Sunday, February 10, 2008

Chicken Korma - Mmm... Saucy.

I absolutely love Indian food. I think I could give up all other foods forever if I had an unending supply of chicken korma. Heck, leave out the chicken! Just give me a stack of Naan bread and a big vat of the sauce that chicken korma comes with and I would be a very happy girl. A girl who is the spitting image of Jabba the Hut, but a very happy girl nonetheless.

Korma can be made in several different ways, but I just purchased Madhur Jaffrey's Quick and Easy Indian Cooking and was eager to give her quick version a whirl. I adapted it slightly to fit the tools and ingredients I had available, and to lower the fat just a touch. I also reduced the whole spices a bit because they were a little too strong for me. As a matter of fact, I thought this tasted much better the next day. The spices had incorporated and mellowed out a lot.

Quick Chicken Korma (Murgh Korma)
(adapted slightly from Madhur Jaffrey's Quick and Easy Indian Cooking

1 1/2 piece fresh ginger, peeled and coarsely chopped
5 to 6 cloves garlic, crushed*
4 tablespoons vegetable oil
3 dried bay leaves
2-inch stick cinnamon
6 cardamom pods
3 whole cloves
1/4 teaspoon black cumin seeds (or ordinary cumin seeds)
1 medium onion, peeled and diced
1 tablespoon ground coriander
1 tablespoon ground cumin
3 canned plum tomatoes, chopped
1 1/2 pounds skinless, boneless chicken breast, cut into bite-sized pieces
1 teaspoon cayenne pepper
3/4 teaspoon salt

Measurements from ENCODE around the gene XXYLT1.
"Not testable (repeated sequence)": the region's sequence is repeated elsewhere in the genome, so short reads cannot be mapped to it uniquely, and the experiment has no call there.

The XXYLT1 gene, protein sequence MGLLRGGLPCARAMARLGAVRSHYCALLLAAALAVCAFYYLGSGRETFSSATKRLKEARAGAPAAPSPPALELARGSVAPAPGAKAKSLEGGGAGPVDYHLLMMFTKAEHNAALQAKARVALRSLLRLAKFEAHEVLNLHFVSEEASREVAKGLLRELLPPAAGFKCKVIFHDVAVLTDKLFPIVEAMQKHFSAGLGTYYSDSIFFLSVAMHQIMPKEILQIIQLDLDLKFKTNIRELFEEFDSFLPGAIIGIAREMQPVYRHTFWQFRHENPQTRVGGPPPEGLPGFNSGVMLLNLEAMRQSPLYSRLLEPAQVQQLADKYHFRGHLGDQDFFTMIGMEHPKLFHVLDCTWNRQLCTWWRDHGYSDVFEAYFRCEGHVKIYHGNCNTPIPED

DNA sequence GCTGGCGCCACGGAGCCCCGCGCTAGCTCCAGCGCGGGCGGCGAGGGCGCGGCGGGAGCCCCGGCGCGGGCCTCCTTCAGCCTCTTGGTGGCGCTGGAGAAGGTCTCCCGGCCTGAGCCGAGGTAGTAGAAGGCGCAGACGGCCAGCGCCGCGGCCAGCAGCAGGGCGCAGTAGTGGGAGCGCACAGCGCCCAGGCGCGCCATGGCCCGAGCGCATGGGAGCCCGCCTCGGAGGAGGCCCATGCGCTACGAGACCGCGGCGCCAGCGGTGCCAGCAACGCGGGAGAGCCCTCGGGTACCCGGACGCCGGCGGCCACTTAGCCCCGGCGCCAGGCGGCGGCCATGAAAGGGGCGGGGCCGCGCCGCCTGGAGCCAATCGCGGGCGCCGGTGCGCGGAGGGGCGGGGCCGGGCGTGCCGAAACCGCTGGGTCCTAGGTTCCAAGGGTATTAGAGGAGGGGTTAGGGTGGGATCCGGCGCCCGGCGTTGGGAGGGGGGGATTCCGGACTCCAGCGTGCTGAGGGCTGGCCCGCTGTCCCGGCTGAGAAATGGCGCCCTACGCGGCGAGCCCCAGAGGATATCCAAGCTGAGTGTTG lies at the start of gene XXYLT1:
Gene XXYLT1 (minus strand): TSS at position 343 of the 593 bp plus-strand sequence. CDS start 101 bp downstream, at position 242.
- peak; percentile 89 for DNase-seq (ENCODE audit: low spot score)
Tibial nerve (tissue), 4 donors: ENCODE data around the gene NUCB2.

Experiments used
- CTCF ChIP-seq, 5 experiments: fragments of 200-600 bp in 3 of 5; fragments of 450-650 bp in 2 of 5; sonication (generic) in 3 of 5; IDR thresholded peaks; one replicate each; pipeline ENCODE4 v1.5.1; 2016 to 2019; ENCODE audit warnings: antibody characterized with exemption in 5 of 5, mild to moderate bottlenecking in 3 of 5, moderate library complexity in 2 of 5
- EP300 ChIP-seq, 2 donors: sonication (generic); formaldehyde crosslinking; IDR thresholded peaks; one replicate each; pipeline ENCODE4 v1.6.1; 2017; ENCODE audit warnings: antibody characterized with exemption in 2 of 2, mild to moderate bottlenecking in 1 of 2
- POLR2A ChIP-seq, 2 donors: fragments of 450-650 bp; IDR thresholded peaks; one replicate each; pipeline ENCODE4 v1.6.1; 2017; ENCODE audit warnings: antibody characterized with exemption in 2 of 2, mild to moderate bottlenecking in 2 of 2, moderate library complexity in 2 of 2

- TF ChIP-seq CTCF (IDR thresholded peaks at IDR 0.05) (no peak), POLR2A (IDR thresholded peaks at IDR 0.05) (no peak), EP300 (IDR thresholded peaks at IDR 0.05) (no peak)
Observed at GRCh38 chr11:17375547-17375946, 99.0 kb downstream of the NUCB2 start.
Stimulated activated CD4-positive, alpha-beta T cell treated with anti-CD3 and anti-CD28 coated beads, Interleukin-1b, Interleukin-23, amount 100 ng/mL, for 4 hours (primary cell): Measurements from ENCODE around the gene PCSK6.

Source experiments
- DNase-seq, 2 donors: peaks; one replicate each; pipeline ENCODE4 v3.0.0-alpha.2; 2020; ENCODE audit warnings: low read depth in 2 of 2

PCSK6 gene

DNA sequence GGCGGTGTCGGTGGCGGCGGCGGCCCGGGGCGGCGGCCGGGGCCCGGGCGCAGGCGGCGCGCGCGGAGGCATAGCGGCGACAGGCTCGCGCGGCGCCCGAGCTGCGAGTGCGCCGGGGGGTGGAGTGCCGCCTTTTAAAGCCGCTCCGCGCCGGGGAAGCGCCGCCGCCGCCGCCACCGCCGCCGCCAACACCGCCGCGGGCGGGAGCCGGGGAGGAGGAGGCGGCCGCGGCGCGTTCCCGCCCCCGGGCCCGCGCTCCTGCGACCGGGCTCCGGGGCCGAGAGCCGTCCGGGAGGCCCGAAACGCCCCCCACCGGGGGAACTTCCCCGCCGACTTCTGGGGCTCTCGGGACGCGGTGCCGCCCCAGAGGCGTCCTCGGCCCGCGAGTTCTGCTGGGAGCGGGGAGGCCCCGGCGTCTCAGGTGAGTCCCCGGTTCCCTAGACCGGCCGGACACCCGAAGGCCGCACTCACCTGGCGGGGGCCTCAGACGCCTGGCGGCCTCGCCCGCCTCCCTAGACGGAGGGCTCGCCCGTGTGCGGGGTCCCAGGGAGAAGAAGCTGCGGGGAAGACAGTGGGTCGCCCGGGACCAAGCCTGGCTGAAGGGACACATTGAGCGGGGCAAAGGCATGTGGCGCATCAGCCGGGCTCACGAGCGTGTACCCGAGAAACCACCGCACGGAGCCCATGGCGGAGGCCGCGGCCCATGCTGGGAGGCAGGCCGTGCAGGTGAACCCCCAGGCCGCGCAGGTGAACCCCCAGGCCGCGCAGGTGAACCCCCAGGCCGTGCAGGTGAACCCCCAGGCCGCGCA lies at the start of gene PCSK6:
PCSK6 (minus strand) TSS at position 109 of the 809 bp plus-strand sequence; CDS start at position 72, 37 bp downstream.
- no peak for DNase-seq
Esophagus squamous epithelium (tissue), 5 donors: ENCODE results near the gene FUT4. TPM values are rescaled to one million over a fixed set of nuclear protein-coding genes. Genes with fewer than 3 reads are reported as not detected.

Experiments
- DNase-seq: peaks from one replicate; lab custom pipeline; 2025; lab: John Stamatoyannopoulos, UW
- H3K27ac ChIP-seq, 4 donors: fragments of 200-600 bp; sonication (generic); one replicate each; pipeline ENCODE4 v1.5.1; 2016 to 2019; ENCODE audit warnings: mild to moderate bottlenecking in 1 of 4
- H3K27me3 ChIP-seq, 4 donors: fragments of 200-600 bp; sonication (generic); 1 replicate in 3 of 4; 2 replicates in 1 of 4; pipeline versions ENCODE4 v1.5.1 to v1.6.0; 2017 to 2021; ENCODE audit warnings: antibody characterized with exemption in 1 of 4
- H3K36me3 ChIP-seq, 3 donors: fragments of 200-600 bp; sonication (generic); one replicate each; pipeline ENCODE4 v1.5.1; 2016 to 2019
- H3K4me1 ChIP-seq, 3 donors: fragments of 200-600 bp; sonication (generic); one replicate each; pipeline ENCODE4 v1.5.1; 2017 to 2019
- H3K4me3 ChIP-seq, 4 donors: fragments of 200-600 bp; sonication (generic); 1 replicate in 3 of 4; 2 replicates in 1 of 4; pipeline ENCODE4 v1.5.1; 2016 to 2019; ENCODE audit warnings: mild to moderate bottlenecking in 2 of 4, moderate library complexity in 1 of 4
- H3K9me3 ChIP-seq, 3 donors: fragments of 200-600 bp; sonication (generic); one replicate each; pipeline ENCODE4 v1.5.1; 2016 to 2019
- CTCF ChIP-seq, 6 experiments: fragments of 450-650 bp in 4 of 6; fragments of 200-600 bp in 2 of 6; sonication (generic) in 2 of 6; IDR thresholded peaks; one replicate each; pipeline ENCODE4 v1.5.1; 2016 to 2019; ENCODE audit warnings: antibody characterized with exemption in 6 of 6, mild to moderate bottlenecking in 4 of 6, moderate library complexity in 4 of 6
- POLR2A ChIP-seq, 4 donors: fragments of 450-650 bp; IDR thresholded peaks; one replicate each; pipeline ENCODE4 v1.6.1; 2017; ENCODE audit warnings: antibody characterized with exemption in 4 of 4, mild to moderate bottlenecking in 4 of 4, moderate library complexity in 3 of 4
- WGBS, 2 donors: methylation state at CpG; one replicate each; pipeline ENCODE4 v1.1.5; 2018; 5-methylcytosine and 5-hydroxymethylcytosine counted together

3 tablespoons heavy whipping cream
3 tablespoons 2% greek style yogurt

Mash the ginger, garlic, and 3 tablespoons water with a mortar and pestle until it is relatively smooth and incorporated. Put oil in a wide saute pan over high heat. When it starts to smoke, put in the bay leaves, cinnamon, cardamom pods, cloves and cumin seeds. Stir once or twice and put in the onion. Stir and fry for about 3 minutes or until the onion starts to brown. Put in the garlic/ginger paste, and the ground coriander and ground cumin and fry for a minute. Put in the chopped tomatoes and fry for another minute. Put in the chicken, cayenne, salt and 1 cup of water. Bring to a boil. Cover, turn the heat to medium and cook for 15 minutes, stirring occasionally. Remove the cover, add the cream and yogurt, and cook on high while stirring gently for another 7 to 8 minutes or until the sauce has thickened

I served it over rice and the verdict was highly favorable. I am going to tweak it further next time so it is more diet friendly and so that the spices suit my palate a little more. I'm sure that all the korma I've had in Indian restaurants is made differently and with a ton more fat, but I am going to keep trying until I have a reasonable facsimile that keeps me from running to the nearest Indian restaurant, spending too much money and eating way way too much in one sitting.

* I just bought this garlic press and it rules! You don't even need to peel the cloves first.


Anonymous said...

That looks fantastic. What do you plan on changing to make it a little less caloric? I'm thinking the yogurt could be fat-free (because Greek yogurt is so good) but the whipping cream has to stay as is...

Suzanne said...

Thank you! I'm going to try and cut the oil down to 1 tablespoon and see if I can get away with omitting the cream. If it needs thickening, I might even try adding some ground almonds, but that might make the texture funky so I'll have to research it a bit. I love this dish enough to try it over and over until I get it right!

Lucky said...

hi - came across your post via tastespotting - this looks so good! and i'm indian and eat this stuff alot :)

Suzanne said...

wow lucky, that is some serious praise then, thank you!

breeze said...

We made this, and it was great! Thanks!

Suzanne said...

You're welcome Breeze, thanks for the feedback!

Lorie said...

Well written article.

Anonymous said...

I've read other recipes and comments, and they recommend coconut milk instead of cream! I believe it was low fat or fat free.

Just a thought.